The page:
Related reading: Our guide to Luang Prabang's best restaurants

Sunset over Luang Prabang, Laos
Kuangsi Waterfalls

Getting There

NOTE: Travel information such as flight, train, bus and boat schedules and fares are subject to constant change. The information below is intended as a basic guide only; please check with the relevant companies/authorities before planning your journey.

By Air

Luang Prabang International Airport (LPQ) serves domestic routes as well as a small handful of international flights to Thailand (Bangkok, Chiang Mai), Cambodia (Siem Reap) and Vietnam (Hanoi). Taxis (approx. US$6) and Tuk-Tuks (approx. US$3) are easily available for the short ride to town.

By Boat

Visitors travelling from Northern Thailand can consider taking a slow cargo boat (about US$25) or a luxury cruise (US$250-500) along the Mekong River, with a travel time of 2 days. The boats depart from Huay Xai at the Thai border close to Chiang Rai, with an overnight stop in the village of Pak Beng. Despite the long travel time, the journey is a rewarding one and popular with many international travellers. Speed boats are also available but are best avoided due to safety concerns.

By Bus

Luang Prabang is connected to Vientiane by regular buses. However the long travel time (10 hours), poor bus conditions and winding, mountainous roads make this journey best left to hardcore backpackers.

 

Getting Around

By Tuk-Tuk

Tuk-tuks can be easily hailed along the main roads and in town for around 5,000 kip per person.

 

By Bicycle/On Foot

With its quaint streets, small size and (slightly crooked) grid system, Luang Prabang is easily explored on two wheels or on foot. Most hotels and travel agencies rent bicycles for approximately 10,000 kip per day.

By Boat

Longtail boats along Luang Prabang’s main pier can be rented for a half or full-day excursion to the Pak Ou caves (2 hrs) or nearby villages along the Mekong River. Prices are about 400,000 kip for a return trip.

The Essentials

Visa Requirements

All visitors to Laos, with the exception of ASEAN nationalities and Japanese citizens, are required to have a visa. For most nationalities, this takes the form of a visa-upon-arrival, which can be obtained at the airport or border crossing for US$35. We advise checking with the Laos immigration authorities for a list of eligible nationalities.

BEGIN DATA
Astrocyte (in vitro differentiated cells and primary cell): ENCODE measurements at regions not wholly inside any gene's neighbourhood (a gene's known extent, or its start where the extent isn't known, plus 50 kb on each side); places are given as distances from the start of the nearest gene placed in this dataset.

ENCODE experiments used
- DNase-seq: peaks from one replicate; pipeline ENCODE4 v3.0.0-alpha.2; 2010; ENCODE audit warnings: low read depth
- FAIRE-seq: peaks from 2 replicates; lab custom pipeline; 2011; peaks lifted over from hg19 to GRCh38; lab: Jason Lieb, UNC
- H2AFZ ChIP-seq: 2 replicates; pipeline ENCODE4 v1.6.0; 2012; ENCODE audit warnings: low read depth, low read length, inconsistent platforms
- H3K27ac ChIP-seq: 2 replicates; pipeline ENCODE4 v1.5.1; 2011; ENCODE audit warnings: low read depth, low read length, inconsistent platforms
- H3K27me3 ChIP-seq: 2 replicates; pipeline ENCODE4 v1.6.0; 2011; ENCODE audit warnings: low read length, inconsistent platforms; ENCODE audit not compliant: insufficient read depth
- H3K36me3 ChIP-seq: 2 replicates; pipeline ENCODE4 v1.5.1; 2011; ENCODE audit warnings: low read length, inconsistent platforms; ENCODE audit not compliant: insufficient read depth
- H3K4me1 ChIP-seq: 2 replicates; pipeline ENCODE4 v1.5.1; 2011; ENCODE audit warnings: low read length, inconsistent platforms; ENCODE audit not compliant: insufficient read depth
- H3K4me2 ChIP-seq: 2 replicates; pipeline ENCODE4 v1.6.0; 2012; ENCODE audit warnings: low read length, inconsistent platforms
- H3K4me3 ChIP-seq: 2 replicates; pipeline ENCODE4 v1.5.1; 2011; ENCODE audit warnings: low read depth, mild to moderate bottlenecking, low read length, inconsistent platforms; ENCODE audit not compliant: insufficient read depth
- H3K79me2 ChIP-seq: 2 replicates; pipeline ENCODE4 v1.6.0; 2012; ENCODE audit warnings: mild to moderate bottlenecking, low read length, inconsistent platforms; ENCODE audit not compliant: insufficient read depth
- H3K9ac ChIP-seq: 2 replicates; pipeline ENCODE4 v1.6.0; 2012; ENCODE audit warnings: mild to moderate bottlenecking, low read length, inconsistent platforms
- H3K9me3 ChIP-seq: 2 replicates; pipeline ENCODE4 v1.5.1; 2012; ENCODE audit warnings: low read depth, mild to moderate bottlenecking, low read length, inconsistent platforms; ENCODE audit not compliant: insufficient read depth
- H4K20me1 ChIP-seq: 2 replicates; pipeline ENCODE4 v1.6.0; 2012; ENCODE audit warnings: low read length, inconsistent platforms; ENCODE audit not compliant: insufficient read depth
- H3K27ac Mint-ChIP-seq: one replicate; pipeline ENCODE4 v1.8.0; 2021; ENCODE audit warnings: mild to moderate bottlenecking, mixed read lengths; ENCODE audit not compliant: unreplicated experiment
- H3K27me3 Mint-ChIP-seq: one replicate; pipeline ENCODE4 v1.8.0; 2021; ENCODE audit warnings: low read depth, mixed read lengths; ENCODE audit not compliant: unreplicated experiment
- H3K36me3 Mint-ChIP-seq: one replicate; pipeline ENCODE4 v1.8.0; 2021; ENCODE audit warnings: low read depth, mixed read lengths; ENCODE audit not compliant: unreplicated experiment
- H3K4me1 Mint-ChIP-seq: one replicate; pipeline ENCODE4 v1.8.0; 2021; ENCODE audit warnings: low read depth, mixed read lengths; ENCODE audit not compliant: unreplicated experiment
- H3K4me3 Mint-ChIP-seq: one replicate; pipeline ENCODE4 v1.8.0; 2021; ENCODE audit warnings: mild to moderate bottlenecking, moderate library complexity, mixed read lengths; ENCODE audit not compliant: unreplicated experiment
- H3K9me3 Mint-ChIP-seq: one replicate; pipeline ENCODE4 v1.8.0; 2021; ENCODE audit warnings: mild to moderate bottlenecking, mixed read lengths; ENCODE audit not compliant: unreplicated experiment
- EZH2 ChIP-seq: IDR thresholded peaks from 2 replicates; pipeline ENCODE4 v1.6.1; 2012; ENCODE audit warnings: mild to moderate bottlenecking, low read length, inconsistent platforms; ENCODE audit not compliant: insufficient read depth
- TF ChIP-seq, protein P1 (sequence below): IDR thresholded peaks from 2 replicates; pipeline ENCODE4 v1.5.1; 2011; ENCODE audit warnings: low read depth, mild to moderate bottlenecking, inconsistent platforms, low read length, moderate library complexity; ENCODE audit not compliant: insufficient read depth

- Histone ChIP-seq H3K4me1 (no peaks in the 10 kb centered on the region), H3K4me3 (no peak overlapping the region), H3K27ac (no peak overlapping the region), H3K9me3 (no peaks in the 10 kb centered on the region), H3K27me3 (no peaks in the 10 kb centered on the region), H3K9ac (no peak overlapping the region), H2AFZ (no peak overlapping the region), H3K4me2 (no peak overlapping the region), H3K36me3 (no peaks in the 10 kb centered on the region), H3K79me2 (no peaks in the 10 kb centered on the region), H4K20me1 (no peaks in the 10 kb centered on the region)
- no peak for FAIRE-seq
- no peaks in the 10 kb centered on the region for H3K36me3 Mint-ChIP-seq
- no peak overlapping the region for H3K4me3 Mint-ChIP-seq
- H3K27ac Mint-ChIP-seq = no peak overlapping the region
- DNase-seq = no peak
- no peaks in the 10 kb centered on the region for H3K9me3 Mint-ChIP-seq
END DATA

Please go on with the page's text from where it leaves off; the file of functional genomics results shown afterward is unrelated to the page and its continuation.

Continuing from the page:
Currency

Laos uses the Laotian Kip (LAK), which can be difficult to buy or sell outside of the country. Prices are sometimes quoted in USD (US$). As a general indication, US$1 is roughly equivalent to 8,000 kip. Visit xe.com for current exchange rates.

 

Health & Safety

Crime is generally rare in Luang Prabang, although snatch-thefts from bicycles or motorbikes are becoming increasingly common. Laos laws prohibit sexual relations between unmarried foreigners and nationals with a stiff fine of up to US$5000 if caught, and many hotels will not allow foreigners to take local girls into their rooms. Tourists should take care to wear long pants or a sarong and to cover their shoulders as a sign of respect when visiting temples.

Like most of South-East Asia, Laos enforces strict drug trafficking rules that include the death penalty for offenders.

Mosquitos can be a concern depending on the time of year, as they can carry dengue fever and possibly malaria. Use mosquito repellent when outdoors especially during dawn and dusk. It is not advisable to drink tap water; bottled water is cheap and readily available. 

Responsible Tourism

Laos is a religious and conservative society, and visitors should be aware of social norms. Kissing and hugging in public is generally frowned upon, as is wearing revealing clothing; especially when visiting temples and religious sites. Monks are forbidden to come into contact with women, and so ladies should refrain from touching them. Sadly, the sacred procession of monks in Luang Prabang becomes more of a tourist attraction with every passing year -- just remember that monks are revered members of society in Laos and should be treated with respect.

A Buddhist monk in Luang Prabang

Learn the Lingo

Lao is the official language of Laos. Basic English and French are also spoken in urban areas.

Hello – sabaidi

Thank You - khàwp jai

What is your name? - jâo seu nyãng?

How much is this? - anh nee thao dai?

Excuse me / sorry - khãw thôht

Do you speak English? - jâo wâo pasa angkit dai baw?

Goodbye - la khãwn